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After two years with the Cornell Action Research Collaborative (ARC), Zeynab Jouzi, Ph.D., a postdoctoral fellow and researcher, reflects on the importance of using interdisciplinary approaches and participatory research to meet communities’ needs.

Jouzi, who earned her PhD from North Carolina State University, researched food insecurity and environmental conservation. Her dissertation explored the relationship between protected forest areas in Zimbabwe and food insecurity among young children there. While conservation efforts are often viewed positively, Jouzi’s research investigated how conservation can displace communities and deprive them of access to resources. By blocking off forest areas for wildlife, for example, families who rely on the land are left without food resources.

While Jouzi’s dissertation relied primarily on analyzing big geospatial datasets, the research made her realize the data’s limitations, since it can often be disconnected from the lived experiences of communities. This realization motivated her to pursue more engaged, participatory approaches that prioritize community voices and lived experiences.

“In academia, food security and environmentalism are often disconnected, but in real life, people experience both,” said Jouzi. “All humans are entitled to food, and conservation efforts must consider human rights.”

Her experience also highlighted the need for interdisciplinary solutions and laid the foundation for her current efforts at ARC, where she collaborates with partners on projects aimed at supporting families experiencing food insecurity.

Now, Jouzi’s approach emphasizes the co-production of knowledge, where community members are active participants in shaping research questions and interpreting results. Engaging communities in research fills gaps in literature by providing knowledge within the context of the community.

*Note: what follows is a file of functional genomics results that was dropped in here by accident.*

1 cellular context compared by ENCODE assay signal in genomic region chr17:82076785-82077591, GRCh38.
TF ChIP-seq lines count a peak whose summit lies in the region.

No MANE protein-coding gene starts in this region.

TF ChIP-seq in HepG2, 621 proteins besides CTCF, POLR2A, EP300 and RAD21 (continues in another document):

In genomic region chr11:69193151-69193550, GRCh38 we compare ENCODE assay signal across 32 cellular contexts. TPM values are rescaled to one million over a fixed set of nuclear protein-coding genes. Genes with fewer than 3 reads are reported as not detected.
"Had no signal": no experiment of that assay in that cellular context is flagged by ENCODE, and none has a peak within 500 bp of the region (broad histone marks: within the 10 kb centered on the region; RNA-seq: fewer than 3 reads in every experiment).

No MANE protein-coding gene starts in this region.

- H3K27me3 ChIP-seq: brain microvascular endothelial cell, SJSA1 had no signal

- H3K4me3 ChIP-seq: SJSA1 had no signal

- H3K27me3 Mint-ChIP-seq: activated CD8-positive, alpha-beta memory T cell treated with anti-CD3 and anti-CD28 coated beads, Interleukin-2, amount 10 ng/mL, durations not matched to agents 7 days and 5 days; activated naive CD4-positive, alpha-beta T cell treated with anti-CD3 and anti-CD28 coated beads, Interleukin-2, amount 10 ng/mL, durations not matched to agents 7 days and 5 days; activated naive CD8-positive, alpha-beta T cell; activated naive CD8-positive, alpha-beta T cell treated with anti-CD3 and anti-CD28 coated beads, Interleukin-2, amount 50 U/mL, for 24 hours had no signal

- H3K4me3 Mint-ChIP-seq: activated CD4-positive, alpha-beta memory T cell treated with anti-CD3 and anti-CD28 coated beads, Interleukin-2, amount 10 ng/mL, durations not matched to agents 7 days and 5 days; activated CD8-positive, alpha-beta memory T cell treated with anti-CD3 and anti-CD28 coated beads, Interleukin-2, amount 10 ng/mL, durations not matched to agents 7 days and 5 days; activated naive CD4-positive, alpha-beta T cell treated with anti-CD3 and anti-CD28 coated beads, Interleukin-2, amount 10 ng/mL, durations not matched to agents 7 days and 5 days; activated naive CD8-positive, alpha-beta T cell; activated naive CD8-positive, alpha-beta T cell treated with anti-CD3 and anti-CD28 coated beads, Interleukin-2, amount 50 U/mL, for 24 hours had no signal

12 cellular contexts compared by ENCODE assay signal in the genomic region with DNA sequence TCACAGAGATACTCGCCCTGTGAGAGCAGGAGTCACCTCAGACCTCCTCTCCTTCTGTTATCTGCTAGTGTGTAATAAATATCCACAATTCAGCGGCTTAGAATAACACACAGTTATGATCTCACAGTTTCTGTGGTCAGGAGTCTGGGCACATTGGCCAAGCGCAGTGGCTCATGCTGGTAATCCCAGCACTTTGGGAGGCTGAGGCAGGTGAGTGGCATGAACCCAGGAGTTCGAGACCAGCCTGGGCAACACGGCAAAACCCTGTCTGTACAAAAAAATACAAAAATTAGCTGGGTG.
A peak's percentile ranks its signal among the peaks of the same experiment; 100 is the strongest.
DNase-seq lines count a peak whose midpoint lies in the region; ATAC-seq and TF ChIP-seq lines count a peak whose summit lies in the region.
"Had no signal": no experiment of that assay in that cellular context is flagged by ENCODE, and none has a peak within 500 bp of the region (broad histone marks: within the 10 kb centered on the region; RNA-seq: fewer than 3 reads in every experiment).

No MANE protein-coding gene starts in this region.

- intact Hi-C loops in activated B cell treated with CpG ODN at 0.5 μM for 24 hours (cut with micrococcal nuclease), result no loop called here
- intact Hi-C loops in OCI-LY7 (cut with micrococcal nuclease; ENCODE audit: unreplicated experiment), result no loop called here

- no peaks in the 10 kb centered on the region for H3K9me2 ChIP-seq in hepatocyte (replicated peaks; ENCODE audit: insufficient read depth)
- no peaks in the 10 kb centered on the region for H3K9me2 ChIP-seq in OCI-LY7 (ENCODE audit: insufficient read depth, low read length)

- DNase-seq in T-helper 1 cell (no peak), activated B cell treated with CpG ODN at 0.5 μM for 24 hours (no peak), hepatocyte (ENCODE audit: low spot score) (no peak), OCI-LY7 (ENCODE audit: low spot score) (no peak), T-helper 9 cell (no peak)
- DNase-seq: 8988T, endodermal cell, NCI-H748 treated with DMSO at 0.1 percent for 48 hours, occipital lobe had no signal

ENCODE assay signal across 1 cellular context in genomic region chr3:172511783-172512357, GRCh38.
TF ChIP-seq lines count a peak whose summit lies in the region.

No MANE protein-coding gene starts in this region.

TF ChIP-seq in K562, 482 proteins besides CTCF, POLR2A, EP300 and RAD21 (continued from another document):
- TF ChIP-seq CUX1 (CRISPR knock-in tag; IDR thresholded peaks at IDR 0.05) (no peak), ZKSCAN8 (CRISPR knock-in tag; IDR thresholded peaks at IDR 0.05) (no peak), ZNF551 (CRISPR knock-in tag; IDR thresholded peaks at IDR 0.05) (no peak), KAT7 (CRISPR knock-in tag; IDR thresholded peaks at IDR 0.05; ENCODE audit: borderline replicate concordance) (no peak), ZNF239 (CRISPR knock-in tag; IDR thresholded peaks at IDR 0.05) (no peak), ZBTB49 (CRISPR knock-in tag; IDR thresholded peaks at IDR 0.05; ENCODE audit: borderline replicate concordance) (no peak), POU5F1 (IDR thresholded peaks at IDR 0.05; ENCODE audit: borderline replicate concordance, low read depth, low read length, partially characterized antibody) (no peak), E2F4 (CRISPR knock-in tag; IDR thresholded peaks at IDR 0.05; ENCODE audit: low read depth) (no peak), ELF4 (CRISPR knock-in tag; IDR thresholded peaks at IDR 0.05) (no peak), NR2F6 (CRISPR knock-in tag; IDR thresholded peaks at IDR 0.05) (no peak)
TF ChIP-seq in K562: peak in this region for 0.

This has also informed Jouzi’s research into families experiencing food and housing insecurity in Queens. After receiving a QuIRI (Qualitative and Interpretive Research Institute) grant from the Cornell Center for Social Sciences, Jouzi led an ARC research project to understand the challenges families face while living in transitional housing, discovering that families experience difficulties navigating the support services that are available to them. In 2023, she presented her findings at the Cornell Center for Health Equity seminar series.

This co-production of knowledge, Jouzi says, is critical to developing solutions that are tailored to the unique challenges different communities face. Jouzi’s commitment to participatory research stems from her own experiences as a student. Despite good intentions, the financial support provided to her as a doctoral candidate did not always align with her actual needs: university funding awarded to students alleviated the costs of purchasing textbooks, but there was little support to alleviate food and grocery costs.

“Many times, top-down approaches can unintentionally harm people,” Jouzi added. “By engaging with communities, I aim to incorporate their expertise into the research process.”

Jouzi is also working on an ARC project to address food insecurity on a larger scale by supporting ARC’s partnership with Field & Fork Network to identify ways to improve the Double Up Food Bucks New York (DUFBNY) nutrition incentive program. In her study, she is exploring challenges and opportunities to integrating DUFBNY into Community Supported Agriculture (CSA) programs in an effort to increase produce purchases by Supplemental Nutrition Assistance Program (SNAP) recipients.

As her tenure with ARC comes to an end, Jouzi hopes to continue engaging communities in participatory action research. She plans to continue working across disciplines in environment and health.

“The goal is to protect the people and the planet by forging innovative solutions that harmonize human advancement with environmental preservation, aiming for a future where both can thrive together,” she says.


Natalia Rommen